For the Orange Baboon Tarantula it is recommended you have a terrarium between 5 to 10 gallons to make sure you give it enough space to move. In addition your substrate should also be damp to the touch. Make sure you are giving your tarantula at least 5 to 6 inches of substrate. The p.murinus is a well known burrower and will burrow itself its own hide. In addition they will end up laying a lot of silk threads around and inside their burrows to feel vibrations of anything coming nearby. You can add an additional hide in your enclosure but most of the time it will be unused by your OBT. Make sure it also has enough water and a full water dish should always be readily available for it. Misting the enclosure once a week is also recommended. As for temperature, you are going to want to keep your enclosure nice and warm between 77 to 87 degrees during the day and around 70 degrees at night. Make sure your tank also has a humidity level of about 60 percent.



A steady diet of large crickets and B.dubia cockroaches should be fine for this species. On occasion you can also throw in pinky mice (pinks) to switch it up. As with most Orange Baboon Tarantulas feeding is not a problem at all.



The Orange Baboon Tarantula is known for having a bad attitude. When threatened most adults actually stand their ground while threatening an intruder by rearing up its back legs, striking the ground while hissing. They are extremely fast and if they feel like there is no escape from threat they will waste no time striking and biting. Their bite is considered one of the worst out of all tarantula species. Their venom though not lethal to humans can still inflict quite a bit of pain with most bite cases reported include muscle cramps extreme pain and heavy swelling.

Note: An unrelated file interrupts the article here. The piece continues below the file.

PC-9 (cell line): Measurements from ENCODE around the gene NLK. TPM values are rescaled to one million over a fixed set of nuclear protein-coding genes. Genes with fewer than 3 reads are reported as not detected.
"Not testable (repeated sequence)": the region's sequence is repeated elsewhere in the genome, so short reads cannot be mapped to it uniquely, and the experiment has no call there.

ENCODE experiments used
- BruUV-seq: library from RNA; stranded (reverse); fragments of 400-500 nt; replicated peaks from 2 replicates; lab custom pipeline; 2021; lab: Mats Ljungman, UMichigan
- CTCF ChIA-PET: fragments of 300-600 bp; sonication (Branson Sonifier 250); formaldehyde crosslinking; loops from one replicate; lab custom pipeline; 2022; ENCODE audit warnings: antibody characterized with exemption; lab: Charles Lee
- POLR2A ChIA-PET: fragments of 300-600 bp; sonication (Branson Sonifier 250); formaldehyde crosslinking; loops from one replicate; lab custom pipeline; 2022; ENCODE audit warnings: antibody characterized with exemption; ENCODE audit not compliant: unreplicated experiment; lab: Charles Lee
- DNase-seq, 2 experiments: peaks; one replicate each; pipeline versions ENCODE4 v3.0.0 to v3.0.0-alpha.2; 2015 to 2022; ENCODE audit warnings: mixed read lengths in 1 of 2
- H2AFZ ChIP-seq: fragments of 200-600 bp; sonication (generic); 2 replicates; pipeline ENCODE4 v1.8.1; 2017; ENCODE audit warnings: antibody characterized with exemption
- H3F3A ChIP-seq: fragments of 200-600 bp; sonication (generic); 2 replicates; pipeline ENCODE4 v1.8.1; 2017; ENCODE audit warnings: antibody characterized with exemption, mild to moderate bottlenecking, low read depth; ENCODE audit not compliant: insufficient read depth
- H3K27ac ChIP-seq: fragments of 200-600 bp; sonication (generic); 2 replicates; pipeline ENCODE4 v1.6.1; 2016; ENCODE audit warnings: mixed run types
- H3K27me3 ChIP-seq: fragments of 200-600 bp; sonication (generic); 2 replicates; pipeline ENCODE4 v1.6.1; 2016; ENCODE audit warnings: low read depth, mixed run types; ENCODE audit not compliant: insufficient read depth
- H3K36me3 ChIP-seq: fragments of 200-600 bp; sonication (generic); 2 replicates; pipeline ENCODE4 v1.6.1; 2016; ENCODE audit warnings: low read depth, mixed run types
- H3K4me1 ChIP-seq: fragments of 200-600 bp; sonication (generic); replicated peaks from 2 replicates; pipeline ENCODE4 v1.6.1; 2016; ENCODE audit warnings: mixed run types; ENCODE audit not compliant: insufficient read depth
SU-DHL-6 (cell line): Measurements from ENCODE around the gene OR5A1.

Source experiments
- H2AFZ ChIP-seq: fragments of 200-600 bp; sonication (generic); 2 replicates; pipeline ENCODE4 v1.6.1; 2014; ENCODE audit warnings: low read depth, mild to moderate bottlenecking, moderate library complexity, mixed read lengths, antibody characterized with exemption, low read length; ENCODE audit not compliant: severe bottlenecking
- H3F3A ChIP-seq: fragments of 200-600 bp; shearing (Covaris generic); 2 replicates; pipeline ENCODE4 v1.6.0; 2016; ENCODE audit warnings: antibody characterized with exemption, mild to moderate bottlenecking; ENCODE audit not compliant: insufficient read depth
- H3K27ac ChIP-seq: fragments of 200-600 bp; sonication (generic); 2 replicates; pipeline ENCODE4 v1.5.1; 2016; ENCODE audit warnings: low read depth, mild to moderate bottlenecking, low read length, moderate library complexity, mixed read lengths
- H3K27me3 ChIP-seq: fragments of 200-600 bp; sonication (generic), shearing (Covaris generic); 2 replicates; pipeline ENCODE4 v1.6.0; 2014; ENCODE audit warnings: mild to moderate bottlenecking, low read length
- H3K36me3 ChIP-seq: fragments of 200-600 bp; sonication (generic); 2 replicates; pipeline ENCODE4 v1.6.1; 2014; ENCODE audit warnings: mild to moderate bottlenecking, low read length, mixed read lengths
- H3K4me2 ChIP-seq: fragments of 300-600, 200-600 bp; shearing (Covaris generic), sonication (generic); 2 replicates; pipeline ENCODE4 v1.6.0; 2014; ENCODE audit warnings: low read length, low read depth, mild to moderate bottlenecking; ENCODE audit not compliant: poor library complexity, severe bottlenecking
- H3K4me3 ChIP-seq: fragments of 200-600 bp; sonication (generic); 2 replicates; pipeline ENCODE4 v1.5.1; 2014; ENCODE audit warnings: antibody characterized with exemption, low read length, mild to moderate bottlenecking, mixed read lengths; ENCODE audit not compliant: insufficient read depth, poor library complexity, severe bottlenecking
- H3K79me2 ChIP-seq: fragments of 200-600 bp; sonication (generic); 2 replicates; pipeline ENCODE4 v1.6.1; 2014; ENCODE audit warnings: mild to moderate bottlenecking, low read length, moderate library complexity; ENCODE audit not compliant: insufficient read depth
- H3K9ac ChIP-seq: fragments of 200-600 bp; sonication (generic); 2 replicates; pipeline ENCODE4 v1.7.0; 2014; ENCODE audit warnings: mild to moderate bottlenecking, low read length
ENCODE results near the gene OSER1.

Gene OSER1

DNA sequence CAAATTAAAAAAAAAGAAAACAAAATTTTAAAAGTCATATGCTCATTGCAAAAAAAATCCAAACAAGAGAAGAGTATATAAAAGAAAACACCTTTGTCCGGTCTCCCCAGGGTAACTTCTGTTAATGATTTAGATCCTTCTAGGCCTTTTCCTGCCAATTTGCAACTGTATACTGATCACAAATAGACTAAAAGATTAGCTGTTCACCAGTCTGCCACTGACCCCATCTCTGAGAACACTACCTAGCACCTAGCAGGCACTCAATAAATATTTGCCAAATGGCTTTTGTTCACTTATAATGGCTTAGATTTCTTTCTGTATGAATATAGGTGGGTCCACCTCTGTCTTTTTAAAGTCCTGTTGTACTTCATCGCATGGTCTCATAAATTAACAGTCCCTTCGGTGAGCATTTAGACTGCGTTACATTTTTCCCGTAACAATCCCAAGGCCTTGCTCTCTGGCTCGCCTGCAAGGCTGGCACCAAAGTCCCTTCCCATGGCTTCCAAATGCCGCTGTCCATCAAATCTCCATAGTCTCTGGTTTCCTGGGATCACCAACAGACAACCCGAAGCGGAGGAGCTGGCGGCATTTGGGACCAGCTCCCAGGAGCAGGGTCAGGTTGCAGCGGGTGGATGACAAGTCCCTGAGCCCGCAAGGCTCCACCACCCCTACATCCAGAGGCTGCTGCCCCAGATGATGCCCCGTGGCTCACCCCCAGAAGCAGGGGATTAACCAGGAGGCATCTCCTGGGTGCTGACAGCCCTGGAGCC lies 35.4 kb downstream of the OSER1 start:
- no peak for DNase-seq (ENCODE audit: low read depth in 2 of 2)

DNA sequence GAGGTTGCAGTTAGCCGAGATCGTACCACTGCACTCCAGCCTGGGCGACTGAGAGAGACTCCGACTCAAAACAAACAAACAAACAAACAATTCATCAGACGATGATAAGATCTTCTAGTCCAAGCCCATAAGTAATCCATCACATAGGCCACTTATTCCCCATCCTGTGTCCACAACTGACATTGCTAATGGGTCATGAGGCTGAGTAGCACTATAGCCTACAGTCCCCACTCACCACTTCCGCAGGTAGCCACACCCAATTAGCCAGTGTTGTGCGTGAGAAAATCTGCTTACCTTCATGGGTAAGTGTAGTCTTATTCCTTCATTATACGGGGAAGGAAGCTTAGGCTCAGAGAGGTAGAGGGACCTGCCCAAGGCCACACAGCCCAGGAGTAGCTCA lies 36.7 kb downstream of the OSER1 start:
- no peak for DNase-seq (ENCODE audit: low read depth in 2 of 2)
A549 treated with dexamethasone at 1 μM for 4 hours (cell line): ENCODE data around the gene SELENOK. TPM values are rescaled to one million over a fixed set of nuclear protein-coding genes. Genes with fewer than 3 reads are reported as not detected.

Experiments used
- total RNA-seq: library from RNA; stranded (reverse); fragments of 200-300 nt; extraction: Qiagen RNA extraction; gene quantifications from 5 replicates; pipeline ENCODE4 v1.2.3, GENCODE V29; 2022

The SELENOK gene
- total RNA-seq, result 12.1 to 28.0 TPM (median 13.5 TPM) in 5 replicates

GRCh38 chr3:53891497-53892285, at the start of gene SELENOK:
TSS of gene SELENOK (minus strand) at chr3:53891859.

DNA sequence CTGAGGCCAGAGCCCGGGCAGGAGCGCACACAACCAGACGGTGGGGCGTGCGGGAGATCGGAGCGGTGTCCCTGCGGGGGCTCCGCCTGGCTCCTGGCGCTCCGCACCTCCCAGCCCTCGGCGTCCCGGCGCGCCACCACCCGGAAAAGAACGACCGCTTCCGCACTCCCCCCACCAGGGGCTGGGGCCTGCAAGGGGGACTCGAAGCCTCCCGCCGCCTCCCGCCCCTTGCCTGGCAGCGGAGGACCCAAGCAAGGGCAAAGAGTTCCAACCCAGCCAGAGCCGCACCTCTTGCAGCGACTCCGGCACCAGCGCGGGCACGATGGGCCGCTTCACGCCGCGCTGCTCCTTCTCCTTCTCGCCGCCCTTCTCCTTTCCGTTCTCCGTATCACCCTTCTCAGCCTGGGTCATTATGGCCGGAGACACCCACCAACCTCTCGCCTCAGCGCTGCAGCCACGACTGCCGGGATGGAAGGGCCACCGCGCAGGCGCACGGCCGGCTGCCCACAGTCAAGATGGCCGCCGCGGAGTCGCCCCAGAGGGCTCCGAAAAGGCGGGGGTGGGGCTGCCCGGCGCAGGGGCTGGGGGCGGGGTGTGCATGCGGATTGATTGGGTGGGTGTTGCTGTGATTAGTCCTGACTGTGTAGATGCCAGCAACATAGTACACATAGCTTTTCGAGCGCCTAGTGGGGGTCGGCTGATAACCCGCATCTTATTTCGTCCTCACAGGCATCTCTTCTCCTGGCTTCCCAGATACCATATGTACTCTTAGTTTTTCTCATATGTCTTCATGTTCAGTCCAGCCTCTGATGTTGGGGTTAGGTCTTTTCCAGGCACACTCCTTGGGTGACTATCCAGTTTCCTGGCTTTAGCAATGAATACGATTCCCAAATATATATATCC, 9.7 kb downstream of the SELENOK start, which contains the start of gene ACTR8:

We recommend the Orange Baboon Tarantula to never be handled even by the most expert of hobbyists. It is more of a tarantula to admire from the other site of the glass enclosure. Should you need to handle in the event of rehousing or maintenance of its enclosure please do so carefully. It has no urticating hairs so you might not even get a warning before a bite. We certainly do not recommend this tarantula for the novice tarantula owner but we certainly admire it as a must have species for the skilled connoisseur.


Do you have an Orange Baboon Tarantula? Comment about it and share your experience(s) with us.  Have any questions? Ask away in the bellow comments.